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There are plenty of answers available which detail how antivirus and anti-malware programs work, including details on signatures, heuristics, sandboxing, etc. However, there seem to be relatively few resources on how anti-exploit programs (such as EMET, MBAE and HitmanPro.Alert) actually detect and prevent exploits.

The actions that actually occur during an exploit seem to be almost impossible to detect without attaching a debugger to the process, which would appear to have unacceptable performance impacts.

What are the different methods used by anti-exploit programs to detect and mitigate exploit attempts?

  • Other options include compiler features and runtimes like java and .net. – Aria Sep 24 '16 at 12:37
  • I don't follow you... Aren't anti-exploit programs supposed to protect all applications in general anyway? – konsolas Sep 24 '16 at 14:50
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I'll answer this based on my experience with the CBMC compiler. I never used HitmanPro, malwarebytes anti-exploit or Microsoft's EMET but I do not see any reason why they would do things completely differently from CBMC.

Known exploit protection

If we look at the malwarebytes anti-exploit video (kindly researched by OP), we see that MBAE could find an exploit by identifying a downloaded malicious file. That is exactly how a modern anti-virus program works: it checks the signature of a known malware (or "exploit payload" if you want to call it that way) and stops its execution if it matches.

In that specific case we can argue that Anti-Exploit is simply a re-branded name for an Anti-Virus program. In theory you can argue that AV (Anti-Virus) only checks signature of files, whilst AE (Anti-Exploit) checks the payload (e.g. whiled downloading a file) You can also argue that AEs searches for CVEs whilst AVs search for malware signatures. But all modern AVs perform all that: they are updated when CVEs come out, they check signatures of network traffic (downloaded files) and they do that in real-time. So I'll argue that, from that video, we can conclude that AEs are simply AVs rebranded.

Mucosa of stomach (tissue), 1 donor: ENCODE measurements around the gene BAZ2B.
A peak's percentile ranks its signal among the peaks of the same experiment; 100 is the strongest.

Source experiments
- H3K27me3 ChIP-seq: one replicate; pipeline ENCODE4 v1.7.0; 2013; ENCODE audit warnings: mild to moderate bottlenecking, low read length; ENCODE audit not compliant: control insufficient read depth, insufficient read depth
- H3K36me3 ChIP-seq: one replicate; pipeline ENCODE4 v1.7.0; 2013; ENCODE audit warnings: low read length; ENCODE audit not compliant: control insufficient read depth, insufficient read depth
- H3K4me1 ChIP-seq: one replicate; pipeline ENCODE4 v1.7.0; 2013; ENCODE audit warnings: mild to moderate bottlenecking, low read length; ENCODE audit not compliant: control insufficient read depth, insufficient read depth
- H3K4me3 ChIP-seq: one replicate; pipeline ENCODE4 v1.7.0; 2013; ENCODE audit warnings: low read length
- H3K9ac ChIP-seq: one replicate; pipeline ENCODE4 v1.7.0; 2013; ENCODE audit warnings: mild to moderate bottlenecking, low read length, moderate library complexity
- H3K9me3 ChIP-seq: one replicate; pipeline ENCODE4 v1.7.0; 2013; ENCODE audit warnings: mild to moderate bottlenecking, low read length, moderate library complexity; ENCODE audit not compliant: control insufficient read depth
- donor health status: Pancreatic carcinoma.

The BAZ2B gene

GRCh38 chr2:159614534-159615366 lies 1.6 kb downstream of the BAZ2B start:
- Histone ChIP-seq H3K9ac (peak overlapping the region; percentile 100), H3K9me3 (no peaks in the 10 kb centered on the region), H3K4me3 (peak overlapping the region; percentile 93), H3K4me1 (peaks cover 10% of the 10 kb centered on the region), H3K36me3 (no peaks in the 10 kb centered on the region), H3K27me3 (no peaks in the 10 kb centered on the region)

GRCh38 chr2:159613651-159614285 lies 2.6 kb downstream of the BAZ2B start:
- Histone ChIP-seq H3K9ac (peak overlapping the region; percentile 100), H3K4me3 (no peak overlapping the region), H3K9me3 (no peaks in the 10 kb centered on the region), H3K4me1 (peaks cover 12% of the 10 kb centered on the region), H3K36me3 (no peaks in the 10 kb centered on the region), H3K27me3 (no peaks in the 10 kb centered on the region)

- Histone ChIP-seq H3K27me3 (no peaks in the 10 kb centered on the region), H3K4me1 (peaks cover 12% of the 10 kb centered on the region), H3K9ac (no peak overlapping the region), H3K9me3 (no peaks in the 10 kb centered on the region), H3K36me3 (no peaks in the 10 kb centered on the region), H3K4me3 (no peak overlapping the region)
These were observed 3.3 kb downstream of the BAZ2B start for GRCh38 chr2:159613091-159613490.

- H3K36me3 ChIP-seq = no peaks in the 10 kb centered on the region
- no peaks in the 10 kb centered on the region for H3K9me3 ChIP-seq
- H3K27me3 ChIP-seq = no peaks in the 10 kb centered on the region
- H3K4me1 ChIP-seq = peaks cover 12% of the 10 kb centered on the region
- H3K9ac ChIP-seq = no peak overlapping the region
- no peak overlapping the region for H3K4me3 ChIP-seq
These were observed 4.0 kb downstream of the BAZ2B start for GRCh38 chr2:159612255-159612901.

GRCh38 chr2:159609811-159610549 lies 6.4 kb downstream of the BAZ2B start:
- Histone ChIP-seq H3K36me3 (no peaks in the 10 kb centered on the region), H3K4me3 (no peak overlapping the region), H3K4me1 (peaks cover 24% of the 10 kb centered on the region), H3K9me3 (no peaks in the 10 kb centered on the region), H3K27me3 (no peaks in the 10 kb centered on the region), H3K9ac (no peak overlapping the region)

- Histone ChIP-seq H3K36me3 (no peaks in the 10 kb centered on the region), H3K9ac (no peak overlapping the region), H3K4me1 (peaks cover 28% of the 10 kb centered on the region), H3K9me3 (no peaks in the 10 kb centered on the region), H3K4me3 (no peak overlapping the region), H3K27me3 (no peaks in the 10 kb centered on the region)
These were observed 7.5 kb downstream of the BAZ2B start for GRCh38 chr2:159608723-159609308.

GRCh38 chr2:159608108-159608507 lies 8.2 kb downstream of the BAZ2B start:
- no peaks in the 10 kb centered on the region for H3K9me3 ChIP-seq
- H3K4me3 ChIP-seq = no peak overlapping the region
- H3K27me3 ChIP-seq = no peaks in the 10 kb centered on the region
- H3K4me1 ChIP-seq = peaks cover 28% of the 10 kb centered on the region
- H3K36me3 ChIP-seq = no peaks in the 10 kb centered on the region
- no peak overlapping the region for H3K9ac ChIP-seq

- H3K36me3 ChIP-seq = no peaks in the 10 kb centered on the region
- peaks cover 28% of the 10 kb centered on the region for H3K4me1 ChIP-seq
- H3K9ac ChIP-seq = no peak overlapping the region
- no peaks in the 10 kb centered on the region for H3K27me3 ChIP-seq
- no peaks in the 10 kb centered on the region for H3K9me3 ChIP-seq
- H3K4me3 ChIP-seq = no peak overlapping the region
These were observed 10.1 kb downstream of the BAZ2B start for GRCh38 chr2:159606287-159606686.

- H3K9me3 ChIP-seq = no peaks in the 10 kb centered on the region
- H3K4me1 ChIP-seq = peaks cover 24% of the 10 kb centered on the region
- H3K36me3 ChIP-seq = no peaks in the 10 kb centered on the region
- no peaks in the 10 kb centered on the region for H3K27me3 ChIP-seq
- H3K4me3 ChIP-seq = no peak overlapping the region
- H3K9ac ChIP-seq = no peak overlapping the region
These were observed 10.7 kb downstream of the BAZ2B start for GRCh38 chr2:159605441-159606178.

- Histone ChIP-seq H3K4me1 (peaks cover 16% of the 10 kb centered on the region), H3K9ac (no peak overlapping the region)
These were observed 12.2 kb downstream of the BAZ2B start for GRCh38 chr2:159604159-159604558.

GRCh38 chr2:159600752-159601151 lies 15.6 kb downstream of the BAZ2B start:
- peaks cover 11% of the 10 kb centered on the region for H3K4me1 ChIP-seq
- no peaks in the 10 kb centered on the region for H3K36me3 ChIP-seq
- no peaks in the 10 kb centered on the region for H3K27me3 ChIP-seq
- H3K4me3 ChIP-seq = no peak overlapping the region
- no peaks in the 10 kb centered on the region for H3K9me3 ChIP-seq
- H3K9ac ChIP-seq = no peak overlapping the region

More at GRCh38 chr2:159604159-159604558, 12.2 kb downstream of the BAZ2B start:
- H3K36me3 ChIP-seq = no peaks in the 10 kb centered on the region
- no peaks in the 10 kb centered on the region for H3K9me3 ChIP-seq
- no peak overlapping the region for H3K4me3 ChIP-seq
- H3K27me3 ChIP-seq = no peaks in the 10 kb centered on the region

Yet, there is more: AEs promise to be able to find zero-day exploits. And that would be different from AVs.

Zero-day exploits

You can't find a zero-day exploit in a program without running the program. But running a dodgy program is unwise. This is because, if there is an exploitable point in the runtime environment, running a program may exploit exactly that breach. Sandboxing is an option, but sandboxes often have breaches of their won. So, how can we execute a program without executing it? Symbolic execution to the rescue.

As I said at the beginning of the answer I'll use CBMC, a tool I needed at some point in the past. It performs symbolic execution, but it is a research tool. And no one really argues that symbolic execution can find all possible problems a program may have.

CBMC is a C compiler (and has a commercial version for VHDL too) that does not compile a program into machine code. Instead it compiles the program into a language called GOTO, which is a simplified symbolic representation of the program. Then a GOTO processor (part of CBMC) is used to run the symbolic representation of the program.

A symbolic representation is much easier to reason about, and the program can be run assuming a wide range of inputs. For example, one of the things that CBMC/GOTO catches well in C programs are buffer overflows.

Now, CBMC works on C and VHDL programs, but the same can be done with assembly. Although it would not be as accurate as constructing a symbolic representation from the source code (since disassembly is not perfect), it would allow to execute the symbolic representation of the program and check for coding mistakes.

Buffer overflows are the easiest things that one can think that can be found in the assembly as well, but other possibilities may include unchecked input (input is tracked in a symbolic representation, at least in CBMC) or opening network sockets (since it is a known syscall).